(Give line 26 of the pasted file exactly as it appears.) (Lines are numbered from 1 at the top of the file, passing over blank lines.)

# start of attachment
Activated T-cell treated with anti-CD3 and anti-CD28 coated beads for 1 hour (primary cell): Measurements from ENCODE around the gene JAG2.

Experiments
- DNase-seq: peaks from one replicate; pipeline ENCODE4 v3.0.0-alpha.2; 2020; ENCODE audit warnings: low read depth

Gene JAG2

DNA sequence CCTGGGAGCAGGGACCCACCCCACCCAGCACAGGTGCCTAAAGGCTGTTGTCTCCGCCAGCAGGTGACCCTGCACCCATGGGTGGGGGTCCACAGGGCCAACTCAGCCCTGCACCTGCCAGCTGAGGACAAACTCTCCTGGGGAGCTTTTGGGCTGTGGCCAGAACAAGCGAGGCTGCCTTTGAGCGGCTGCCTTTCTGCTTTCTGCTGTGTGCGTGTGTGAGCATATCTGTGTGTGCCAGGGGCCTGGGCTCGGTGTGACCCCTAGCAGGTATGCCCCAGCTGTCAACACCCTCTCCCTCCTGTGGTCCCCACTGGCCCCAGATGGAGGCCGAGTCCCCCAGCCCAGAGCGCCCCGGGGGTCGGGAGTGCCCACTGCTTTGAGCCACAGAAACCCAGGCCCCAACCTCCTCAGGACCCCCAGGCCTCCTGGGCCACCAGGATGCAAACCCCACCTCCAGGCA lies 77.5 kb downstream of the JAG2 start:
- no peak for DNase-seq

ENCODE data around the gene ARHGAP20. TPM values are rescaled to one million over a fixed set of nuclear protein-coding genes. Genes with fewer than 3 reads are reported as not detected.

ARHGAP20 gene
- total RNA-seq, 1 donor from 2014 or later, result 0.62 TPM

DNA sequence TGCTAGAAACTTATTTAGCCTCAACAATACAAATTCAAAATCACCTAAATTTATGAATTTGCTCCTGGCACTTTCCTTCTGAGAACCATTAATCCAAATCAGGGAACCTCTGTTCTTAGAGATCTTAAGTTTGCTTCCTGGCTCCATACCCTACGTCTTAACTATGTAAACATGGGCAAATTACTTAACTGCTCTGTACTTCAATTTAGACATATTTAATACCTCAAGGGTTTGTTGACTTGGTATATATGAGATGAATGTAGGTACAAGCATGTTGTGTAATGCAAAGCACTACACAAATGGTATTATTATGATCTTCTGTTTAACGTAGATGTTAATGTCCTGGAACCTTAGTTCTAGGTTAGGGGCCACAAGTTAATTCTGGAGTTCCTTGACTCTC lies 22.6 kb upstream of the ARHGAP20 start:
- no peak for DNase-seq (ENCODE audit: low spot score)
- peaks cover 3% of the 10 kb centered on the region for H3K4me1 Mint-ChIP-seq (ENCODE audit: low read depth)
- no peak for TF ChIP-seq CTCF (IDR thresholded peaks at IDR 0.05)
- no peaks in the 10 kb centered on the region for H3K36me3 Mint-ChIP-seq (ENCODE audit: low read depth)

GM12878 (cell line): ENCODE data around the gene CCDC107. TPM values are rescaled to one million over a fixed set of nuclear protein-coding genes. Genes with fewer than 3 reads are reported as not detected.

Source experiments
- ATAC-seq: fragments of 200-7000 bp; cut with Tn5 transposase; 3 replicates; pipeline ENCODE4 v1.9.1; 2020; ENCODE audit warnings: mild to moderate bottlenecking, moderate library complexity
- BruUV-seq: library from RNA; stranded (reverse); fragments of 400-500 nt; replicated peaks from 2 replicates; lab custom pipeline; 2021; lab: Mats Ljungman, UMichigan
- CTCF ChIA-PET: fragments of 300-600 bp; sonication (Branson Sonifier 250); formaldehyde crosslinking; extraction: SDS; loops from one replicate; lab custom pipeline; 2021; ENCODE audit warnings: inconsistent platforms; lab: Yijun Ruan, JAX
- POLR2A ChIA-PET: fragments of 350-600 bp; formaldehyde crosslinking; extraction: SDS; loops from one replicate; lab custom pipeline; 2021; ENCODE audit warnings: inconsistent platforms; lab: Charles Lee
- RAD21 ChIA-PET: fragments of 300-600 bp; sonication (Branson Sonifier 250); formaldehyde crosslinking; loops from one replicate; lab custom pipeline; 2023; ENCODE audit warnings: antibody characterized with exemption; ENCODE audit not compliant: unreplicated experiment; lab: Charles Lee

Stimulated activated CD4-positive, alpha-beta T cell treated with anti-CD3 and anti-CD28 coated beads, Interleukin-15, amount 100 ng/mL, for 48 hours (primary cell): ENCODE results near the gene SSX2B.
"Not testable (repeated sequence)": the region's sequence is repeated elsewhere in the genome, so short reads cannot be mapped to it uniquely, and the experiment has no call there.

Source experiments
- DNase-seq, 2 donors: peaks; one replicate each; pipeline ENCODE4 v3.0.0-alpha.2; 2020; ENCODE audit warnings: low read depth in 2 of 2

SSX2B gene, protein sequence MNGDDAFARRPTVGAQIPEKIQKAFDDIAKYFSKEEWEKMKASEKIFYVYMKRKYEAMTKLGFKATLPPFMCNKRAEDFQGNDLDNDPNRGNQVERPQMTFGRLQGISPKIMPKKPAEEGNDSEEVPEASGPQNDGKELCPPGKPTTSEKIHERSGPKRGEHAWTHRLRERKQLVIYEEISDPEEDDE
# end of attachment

SSX2B gene, protein sequence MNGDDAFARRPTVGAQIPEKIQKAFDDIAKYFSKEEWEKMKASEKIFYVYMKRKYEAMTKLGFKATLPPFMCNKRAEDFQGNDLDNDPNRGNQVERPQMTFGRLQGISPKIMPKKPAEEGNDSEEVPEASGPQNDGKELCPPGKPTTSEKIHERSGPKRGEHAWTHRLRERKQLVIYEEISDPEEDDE